Farah believes that women are best placed to understand and defend women’s rights. She hopes to see more female leaders who support and fight for the rights of women. “Our society needs more women leaders who can play a role in raising awareness about women’s rights and responsibilities. With such leaders, the different components of society would become complementary.”
When talking about a good leader, Farah says, “a good leader must have integrity, be well-read and knowledgeable, self-confident, and master the art of persuasion.”
Farah sees an equal world that “flourishes and stabilizes when families live in love and peace; free from all forms of violence and exploitation.”
Maya*, 27, is a team member with IYD, one of CARE’s partners in northwest Syria. She started as a volunteer in the health outreach team and now she works in the field, directly delivering assistance to families in need.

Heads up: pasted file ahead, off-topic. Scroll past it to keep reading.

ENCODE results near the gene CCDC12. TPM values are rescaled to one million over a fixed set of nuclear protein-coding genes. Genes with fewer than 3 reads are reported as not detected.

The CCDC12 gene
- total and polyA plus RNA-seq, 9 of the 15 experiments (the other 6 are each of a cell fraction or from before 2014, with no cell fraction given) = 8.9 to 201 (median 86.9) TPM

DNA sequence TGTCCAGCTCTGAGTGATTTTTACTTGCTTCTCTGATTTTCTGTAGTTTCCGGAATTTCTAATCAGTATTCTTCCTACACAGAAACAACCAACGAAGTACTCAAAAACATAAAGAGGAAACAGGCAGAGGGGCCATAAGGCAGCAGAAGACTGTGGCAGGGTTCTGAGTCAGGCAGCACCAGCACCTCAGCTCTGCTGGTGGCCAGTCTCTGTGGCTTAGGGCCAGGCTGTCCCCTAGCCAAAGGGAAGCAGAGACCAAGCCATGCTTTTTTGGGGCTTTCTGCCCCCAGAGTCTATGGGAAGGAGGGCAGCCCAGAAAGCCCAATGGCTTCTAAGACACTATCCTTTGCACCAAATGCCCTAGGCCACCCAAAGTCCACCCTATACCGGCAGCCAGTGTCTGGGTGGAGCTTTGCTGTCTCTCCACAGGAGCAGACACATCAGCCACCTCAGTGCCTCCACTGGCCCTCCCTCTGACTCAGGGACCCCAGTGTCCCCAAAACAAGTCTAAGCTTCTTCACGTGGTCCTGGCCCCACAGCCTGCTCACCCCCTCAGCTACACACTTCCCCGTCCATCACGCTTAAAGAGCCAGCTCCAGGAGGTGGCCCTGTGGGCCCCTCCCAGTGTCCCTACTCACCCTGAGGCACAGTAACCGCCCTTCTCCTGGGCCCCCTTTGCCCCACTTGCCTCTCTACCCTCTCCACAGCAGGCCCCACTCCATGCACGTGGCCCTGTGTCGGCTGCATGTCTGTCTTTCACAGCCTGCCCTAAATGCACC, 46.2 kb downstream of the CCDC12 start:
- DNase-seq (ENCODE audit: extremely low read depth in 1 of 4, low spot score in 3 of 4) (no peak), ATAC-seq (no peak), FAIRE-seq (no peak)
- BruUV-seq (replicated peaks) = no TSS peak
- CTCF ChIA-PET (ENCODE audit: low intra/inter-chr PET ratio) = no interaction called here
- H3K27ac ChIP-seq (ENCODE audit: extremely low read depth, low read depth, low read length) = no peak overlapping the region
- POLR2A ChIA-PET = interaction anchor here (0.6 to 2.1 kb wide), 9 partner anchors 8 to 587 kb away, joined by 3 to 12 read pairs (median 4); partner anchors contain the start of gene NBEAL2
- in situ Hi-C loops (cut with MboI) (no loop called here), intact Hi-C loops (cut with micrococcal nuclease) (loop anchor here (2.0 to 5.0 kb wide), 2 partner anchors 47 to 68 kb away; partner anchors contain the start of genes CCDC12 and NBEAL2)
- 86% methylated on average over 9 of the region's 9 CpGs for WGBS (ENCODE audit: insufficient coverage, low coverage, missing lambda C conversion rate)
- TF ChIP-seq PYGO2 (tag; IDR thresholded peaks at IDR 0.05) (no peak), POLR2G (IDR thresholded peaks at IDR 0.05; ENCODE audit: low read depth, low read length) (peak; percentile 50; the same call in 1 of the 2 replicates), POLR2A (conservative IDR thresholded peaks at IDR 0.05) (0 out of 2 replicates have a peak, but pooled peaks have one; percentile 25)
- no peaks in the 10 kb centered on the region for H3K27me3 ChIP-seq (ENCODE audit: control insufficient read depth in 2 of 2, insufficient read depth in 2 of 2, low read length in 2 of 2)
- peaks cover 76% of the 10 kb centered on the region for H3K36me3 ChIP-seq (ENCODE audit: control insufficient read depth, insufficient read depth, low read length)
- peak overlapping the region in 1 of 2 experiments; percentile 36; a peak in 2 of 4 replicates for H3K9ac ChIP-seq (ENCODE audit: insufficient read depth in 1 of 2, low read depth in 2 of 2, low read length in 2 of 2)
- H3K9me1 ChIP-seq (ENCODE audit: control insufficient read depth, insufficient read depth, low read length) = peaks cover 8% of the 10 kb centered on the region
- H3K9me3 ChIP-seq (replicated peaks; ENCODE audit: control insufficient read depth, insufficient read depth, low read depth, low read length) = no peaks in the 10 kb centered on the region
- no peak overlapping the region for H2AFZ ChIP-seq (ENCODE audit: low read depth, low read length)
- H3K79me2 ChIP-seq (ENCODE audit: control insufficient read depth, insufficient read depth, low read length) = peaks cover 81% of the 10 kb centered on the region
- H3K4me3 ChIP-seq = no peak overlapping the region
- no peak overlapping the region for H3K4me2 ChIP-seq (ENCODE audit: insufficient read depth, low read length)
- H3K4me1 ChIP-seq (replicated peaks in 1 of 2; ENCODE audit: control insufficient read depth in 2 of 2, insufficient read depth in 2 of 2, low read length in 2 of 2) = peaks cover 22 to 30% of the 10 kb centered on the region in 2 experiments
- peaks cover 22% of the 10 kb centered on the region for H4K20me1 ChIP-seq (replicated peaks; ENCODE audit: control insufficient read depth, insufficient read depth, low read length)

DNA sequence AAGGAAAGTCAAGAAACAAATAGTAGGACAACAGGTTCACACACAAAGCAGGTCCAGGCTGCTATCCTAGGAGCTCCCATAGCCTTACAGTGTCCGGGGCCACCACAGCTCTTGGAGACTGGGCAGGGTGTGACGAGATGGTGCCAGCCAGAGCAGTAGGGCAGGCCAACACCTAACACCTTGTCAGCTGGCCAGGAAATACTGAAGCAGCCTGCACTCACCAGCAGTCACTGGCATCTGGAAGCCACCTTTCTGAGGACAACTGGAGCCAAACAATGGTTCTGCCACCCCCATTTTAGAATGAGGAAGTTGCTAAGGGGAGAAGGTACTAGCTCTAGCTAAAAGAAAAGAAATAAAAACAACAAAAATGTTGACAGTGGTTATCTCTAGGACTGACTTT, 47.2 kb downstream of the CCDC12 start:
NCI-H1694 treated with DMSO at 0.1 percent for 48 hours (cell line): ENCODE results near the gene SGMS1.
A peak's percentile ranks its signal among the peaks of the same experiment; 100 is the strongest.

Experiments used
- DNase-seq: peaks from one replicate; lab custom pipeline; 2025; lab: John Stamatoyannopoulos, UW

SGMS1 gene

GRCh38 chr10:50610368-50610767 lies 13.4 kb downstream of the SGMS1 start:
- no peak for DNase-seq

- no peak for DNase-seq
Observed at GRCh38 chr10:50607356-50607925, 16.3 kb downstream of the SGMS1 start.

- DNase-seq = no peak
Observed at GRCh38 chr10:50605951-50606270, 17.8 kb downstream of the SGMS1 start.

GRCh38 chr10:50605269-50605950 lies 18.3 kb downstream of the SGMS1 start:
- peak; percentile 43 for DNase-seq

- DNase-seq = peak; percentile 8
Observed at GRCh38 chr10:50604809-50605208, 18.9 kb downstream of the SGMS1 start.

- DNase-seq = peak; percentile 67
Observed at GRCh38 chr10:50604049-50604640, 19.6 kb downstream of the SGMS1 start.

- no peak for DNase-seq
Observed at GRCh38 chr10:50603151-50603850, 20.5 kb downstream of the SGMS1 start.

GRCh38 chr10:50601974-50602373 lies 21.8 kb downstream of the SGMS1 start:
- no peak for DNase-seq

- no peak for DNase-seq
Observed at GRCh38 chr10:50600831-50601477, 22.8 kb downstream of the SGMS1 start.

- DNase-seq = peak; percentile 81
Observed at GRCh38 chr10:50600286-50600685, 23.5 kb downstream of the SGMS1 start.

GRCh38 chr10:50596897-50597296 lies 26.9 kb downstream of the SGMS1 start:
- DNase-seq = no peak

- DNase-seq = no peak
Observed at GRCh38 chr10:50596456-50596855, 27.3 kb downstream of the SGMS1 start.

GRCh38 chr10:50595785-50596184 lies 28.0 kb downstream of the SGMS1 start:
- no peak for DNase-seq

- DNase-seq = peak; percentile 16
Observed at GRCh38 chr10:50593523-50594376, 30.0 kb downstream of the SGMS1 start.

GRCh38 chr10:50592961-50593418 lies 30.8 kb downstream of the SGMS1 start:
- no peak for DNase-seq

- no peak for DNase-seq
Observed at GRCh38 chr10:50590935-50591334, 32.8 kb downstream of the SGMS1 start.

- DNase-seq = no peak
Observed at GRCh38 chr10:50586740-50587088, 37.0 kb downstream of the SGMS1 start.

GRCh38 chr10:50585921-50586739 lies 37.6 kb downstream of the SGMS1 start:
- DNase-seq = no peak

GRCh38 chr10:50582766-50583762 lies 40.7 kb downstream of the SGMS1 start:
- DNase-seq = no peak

Through her work, Maya noticed that many beneficiaries could not read or understand the information being distributed to them, so she decided to establish a literacy initiative. She has been able to reach a large number of people through her literacy initiative and the community she serves has benefitted.
“I feel sorry when I meet people who cannot read and have limited awareness of what is going on in the world. We had to communicate information to them verbally and they were not able to give them the information in written form. After the success of my literacy initiative, I was motivated to continue working in the education sector.”
“In order to reach your goal, you must have the will. Without the will and internal motivation, one cannot give to the community. This is what distinguishes a leader.”